Archive

Search This Blog

London is one of the most corrupt cities on Earth


When you connect the words corruption and the United Kingdom, people tend to respond with shock and anger. Corruption, we believe, is something that happens abroad. Indeed, if you check the rankings published by Transparency International or the Basel Institute, the UK looks like one of the world’s cleanest countries. But this is an artefact of the narrow criteria they use.

As Jason Hickel points out in his book The Divide, theft by officials in poorer nations amounts to between $20bn and $40bn a year. It’s a lot of money, and it harms wellbeing and democracy in those countries. But this figure is dwarfed by the illicit flows of money from poor and middling nations that are organised by multinational companies and banks. The US research group Global Financial Integrity estimates that $1.1tn a year flows illegally out of poorer nations, stolen from them through tax evasion and the transfer of money within corporations. This practice costs sub-Saharan Africa around 6% of its GDP.

The looters rely on secrecy regimes to process and hide their stolen money. The corporate tax haven index published by the Tax Justice Network shows that the three countries that have done most to facilitate this theft are the British Virgin Islands, Bermuda and the Cayman Islands. All of them are British territories. Jersey, a British dependency, comes seventh on the list. These places are effectively satellites of the City of London. But because they are overseas, the City can benefit from “nefarious activities … while allowing the British government to maintain distance when scandals arise”, says the network. The City of London’s astonishing exemption from the UK’s freedom of information laws creates an extra ring of secrecy.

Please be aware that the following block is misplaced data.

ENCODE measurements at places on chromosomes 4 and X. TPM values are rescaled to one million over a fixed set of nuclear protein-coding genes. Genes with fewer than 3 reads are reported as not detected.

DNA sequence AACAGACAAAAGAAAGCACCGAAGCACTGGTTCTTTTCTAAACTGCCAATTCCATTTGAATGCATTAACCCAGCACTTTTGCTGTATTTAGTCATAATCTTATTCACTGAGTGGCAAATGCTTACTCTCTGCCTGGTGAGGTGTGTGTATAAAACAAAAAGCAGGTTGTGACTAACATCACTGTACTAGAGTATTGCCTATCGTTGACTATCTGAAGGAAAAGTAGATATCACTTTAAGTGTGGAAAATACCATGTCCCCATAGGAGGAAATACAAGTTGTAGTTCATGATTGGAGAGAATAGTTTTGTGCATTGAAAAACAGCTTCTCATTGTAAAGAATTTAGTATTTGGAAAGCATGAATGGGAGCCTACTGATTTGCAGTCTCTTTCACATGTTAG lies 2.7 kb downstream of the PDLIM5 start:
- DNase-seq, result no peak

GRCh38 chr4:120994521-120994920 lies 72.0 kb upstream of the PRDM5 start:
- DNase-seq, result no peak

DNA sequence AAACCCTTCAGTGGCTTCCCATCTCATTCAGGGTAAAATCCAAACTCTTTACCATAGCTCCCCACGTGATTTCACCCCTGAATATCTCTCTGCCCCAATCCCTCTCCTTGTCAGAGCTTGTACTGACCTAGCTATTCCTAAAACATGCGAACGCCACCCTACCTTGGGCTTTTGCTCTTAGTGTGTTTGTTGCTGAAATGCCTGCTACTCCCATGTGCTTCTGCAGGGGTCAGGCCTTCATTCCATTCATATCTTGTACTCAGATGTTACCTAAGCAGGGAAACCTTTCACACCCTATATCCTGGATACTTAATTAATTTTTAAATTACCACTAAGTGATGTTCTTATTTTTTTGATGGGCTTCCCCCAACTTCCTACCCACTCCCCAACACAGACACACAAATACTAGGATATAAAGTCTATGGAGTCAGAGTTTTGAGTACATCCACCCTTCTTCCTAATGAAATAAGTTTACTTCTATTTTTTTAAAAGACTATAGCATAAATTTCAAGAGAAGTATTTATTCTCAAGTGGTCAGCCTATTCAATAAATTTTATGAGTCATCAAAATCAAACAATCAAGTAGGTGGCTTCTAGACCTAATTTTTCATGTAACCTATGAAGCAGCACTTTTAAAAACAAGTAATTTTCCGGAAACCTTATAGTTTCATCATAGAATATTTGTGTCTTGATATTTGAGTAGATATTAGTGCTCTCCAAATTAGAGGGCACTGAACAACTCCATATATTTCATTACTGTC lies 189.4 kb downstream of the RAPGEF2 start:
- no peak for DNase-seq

A new and terrifying book by the Financial Times journalist Tom Burgis, Kleptopia, follows a global current of dirty money, and the murders and kidnappings required to sustain it. Again and again, he found, this money, though it might originate in Russia, Africa or the Middle East, travels through London. The murders and kidnappings don’t happen here, of course: our bankers have clean cuffs and manicured nails. The National Crime Agency estimates that money laundering costs the UK £100bn a year. But it makes much more. With the money come people fleeing the consequences of their crimes, welcomed into this country through the government’s “golden visa” scheme: a red carpet laid out for the very rich.

The UK is one of the most corrupt nations on Earth 

George Monbiot . The Guardian 

No comments: